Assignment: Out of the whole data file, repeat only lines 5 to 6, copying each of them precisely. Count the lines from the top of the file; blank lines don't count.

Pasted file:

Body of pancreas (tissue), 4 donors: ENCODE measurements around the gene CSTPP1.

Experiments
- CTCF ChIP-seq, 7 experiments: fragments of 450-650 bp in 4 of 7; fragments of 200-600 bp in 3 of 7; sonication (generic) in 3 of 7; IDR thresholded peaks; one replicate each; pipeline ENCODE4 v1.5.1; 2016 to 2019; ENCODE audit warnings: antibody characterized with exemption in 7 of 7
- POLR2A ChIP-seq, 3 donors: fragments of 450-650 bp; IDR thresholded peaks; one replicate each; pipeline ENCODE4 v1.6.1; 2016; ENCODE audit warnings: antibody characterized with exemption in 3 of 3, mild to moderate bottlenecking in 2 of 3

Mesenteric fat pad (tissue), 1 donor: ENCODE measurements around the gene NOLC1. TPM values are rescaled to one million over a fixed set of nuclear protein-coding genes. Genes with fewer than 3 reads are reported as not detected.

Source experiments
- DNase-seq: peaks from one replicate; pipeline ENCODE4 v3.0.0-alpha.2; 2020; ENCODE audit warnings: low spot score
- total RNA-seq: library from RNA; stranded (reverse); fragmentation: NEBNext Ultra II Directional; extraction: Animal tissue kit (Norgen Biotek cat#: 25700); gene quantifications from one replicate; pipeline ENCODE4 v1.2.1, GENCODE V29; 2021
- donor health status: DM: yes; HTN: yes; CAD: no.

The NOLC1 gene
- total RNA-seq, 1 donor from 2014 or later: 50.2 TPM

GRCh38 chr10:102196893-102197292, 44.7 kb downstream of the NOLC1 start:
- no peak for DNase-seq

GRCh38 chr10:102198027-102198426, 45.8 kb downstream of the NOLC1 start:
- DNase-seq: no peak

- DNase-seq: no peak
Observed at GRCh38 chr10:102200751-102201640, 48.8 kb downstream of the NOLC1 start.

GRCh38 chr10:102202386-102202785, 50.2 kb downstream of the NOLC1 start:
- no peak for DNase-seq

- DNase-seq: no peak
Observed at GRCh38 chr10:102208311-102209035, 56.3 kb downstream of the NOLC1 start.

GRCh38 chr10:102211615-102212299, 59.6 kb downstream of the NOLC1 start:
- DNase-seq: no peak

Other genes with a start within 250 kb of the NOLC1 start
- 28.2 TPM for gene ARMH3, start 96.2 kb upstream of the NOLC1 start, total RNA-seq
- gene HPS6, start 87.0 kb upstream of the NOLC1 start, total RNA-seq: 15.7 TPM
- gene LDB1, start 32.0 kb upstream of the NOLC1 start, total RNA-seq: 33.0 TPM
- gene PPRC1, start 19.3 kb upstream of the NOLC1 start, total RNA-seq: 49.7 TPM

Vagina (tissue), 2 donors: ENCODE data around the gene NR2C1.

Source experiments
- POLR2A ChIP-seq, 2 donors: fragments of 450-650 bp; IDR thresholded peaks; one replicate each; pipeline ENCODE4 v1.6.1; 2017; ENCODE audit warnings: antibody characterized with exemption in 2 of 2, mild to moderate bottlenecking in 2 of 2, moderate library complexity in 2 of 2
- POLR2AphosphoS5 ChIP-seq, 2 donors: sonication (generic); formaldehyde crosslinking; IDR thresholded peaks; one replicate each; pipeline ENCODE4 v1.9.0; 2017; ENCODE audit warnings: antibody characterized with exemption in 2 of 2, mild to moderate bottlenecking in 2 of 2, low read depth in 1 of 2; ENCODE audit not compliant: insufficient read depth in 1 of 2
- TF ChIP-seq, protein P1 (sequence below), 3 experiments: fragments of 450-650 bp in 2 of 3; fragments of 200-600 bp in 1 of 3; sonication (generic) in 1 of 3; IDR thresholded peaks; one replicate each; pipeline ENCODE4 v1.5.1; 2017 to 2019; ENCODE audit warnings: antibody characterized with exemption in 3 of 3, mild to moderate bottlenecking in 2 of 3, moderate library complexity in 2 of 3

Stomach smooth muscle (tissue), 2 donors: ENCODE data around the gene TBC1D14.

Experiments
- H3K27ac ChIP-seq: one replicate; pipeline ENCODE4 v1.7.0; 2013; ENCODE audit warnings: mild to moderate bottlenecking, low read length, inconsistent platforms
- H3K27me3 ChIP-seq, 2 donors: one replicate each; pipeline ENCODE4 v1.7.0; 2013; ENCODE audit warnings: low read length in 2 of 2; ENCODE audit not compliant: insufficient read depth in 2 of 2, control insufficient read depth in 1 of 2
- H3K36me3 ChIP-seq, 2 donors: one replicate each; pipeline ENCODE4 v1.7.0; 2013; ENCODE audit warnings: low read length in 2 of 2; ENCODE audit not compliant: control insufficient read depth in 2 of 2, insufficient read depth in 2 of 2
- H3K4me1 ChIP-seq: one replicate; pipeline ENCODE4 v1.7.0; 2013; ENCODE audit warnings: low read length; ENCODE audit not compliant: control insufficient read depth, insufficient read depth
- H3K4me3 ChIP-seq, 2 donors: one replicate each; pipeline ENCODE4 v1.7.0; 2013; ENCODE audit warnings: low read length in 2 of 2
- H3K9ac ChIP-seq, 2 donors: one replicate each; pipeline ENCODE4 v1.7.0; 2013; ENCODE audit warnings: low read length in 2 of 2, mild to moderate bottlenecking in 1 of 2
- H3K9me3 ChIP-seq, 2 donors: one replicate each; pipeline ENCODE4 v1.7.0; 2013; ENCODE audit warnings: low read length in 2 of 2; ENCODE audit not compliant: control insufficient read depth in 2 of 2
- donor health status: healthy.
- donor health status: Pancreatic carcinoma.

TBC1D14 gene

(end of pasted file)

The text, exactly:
Mesenteric fat pad (tissue), 1 donor: ENCODE measurements around the gene NOLC1. TPM values are rescaled to one million over a fixed set of nuclear protein-coding genes. Genes with fewer than 3 reads are reported as not detected.

Source experiments